At the Scarborough Police Court, Hannah Elizabeth Hannard appeared on two summonses charging her with unlawfully buying certain regimental stores, viz 35¼lb and 42lbs of dripping, on February 7th and February 13th respectively, contrary to section 156 of the Army Act, 1881.
Defendant, in reply to the charges, said she bought one lot and agreed to buy the other, but she did not know she was doing wrong, as the sergeant from whom she bought it said he was allowed to sell it. She knew it was under the military charge.
The clerk ruled that this was a plea of guilty.
The chief constable (Mr H Windsor) in outlining the case said every person who bought or received from a soldier, or any person acting on his behalf, any army property or regimental stores had to satisfy the court that it was obtained lawfully. Each regiment in the course of their cooking and catering arrangements stored their dripping from day to day until a certain quantity was acquired when it was sold to a contractor and transferred to another army department for use for other purposes. Sergeant Bee was cook sergeant of a battalion at Scarborough and the regimental stores were at the Crown Garage. This sergeant had complete access to the store of dripping. From Mrs Hannard’s own statement to PC Nalton it appeared that about 6.45pm on February 7th, Sergeant Bee went to Mrs Hannard’s shop and said: “Do you want to buy some dripping?” Mrs Hannard said “Yes, are you allowed to sell it?” He replied “Yes, I am allowed to sell it. My lieutenant has given me the privilege to sell it. He only asked me the other day if I had sold any and I told him no, I was going to.” Bee had a large quantity of dripping in his possession, and he said it weighed 42lbs. Mrs Hannard found it was just two or three ounces short. She asked him how much he wanted for it, and he said 30s. She paid him that amount, but did not get a receipt. Mrs Hannard was called upon by the section to show that the dripping came lawfully into her possession. The only point with regard to that transaction was whether she gave a fair price for the dripping. It worked out at about 8½d a lb. As a matter of fact the market price at the present time was from 1s 8d to 2s a lb.
Proceeding the chief constable said that following the conversation already related, Sergeant Bee said to Mrs Hannard, “Send someone to the bridge end near the Grand Hotel at 6.15pm next Wednesday, the 13th of February, and I will bring you some more. It is too far to bring it down here. Cross Street is much nearer. I can sell it there, but the woman will not give the price.” He asked Mrs Hannard to arrange to send a handcart with her assistant, and she did so. It was whilst defendant’s assistant, Miss Florence Slim was on the cliff with a small two-wheeled cart that PC Nalton saw her and found what she had got in the cart. In consequences of what Miss Slim said to him he visited Mrs Hannard’s shop and got the statement already recorded. Mr Windsor said in addition to the price, there was the secret and surreptitious dealing with the dripping that had to be explained. The circumstances were very suspicious. When the constable first visited the shop she did not straight away tell him about the first lot of dripping which she had bought, but she gave that information freely on a second visit. An officer of the regiment could prove that the dripping was regimental stores and that the sergeant had no right to deal with it. The sergeant was being dealt with by the military authorities.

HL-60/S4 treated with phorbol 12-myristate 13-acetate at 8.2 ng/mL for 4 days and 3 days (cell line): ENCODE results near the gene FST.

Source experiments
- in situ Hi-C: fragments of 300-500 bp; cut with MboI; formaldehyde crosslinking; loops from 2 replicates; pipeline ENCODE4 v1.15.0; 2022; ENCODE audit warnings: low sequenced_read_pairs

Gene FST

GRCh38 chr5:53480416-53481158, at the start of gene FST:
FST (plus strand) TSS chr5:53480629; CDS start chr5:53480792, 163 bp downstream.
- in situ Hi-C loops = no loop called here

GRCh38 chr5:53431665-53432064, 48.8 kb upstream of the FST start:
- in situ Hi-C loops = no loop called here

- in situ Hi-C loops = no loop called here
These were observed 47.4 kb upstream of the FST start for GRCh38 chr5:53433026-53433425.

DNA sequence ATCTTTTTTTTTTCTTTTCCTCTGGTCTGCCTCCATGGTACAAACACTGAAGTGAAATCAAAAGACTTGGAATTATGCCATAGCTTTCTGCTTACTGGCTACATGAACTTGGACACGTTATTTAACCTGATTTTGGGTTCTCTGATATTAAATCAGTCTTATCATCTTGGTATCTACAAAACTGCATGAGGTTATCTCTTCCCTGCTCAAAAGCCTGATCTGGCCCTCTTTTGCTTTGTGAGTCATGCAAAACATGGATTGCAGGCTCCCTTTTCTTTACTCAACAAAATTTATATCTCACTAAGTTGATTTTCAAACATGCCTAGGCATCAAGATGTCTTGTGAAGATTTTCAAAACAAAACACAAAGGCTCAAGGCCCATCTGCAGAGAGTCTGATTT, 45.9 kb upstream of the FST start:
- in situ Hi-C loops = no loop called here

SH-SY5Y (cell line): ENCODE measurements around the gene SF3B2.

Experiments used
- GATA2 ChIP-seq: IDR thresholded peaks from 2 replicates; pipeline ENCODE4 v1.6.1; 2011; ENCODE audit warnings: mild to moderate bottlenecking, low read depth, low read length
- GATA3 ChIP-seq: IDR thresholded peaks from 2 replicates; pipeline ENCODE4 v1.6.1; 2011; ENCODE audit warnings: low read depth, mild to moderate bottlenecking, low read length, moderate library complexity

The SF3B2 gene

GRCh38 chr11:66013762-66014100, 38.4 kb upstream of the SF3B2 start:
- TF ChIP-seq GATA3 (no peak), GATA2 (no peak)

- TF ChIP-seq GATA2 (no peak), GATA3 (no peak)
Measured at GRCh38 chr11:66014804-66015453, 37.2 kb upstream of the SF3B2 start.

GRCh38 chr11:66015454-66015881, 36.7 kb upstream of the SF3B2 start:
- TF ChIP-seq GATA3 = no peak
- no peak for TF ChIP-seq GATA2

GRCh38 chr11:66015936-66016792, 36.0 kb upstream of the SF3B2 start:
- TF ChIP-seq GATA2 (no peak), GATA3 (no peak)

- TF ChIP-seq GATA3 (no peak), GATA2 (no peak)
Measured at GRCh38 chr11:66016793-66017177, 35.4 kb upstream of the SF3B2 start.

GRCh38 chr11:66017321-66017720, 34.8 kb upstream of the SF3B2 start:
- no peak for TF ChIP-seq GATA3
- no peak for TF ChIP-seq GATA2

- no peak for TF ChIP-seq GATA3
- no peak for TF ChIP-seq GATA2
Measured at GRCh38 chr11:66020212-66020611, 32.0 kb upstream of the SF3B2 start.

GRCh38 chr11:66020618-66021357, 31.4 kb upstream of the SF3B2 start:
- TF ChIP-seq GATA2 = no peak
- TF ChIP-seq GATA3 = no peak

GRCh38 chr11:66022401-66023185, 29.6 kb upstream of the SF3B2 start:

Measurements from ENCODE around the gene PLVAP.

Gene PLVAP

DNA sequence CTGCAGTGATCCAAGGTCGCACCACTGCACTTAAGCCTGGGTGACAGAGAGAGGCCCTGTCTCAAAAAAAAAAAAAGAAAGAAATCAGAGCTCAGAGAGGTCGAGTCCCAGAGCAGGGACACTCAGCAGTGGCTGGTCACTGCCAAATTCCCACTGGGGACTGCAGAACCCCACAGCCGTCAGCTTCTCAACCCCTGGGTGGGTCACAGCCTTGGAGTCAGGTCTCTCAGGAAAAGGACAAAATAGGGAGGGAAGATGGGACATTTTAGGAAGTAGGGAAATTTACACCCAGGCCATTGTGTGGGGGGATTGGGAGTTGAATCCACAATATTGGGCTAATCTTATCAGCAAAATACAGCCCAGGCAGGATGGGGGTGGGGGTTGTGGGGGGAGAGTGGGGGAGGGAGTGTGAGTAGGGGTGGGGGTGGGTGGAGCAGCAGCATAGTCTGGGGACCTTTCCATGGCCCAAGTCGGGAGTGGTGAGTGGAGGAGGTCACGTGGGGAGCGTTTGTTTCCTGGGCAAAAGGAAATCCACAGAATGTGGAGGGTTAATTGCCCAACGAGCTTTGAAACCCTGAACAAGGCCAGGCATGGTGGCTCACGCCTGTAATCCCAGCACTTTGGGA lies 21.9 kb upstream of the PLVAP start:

Defendant said she was quite innocent. Being a sergeant she took his word. If she had had any suspicion at all, she would not have bought it.
In reply to the mayor, she said she thought the arrangement with regard to meeting the sergeant on the cliff was made to lighten the assistant’s burden in fetching the dripping, and his own in bringing it.
The mayor: Did that not strike you as a strange arrangement?
Defendant: No, it did not at all. I had asked him if he was allowed to sell before I bought the first lot.
The mayor: Do you know the market price of dripping?
Defendant: I asked him what he wanted and he said 9d a lb, and of course I said I would give it him. I did not think any more about it.
The mayor: Did you not think it was a suspicious thing?
Defendant: Perhaps I should if I had thought, but I did not think at the time. I am a widow and I have been in this business all these years and this is the first time I have had anything to do with the court. I am innocent enough.
The magistrates retired, and on returning the mayor said defendant had pleaded guilty and the charges had been proved against her. It was a serious matter it must be admitted, and the least the magistrates could fine her was £2 10s in each case - £5 in all.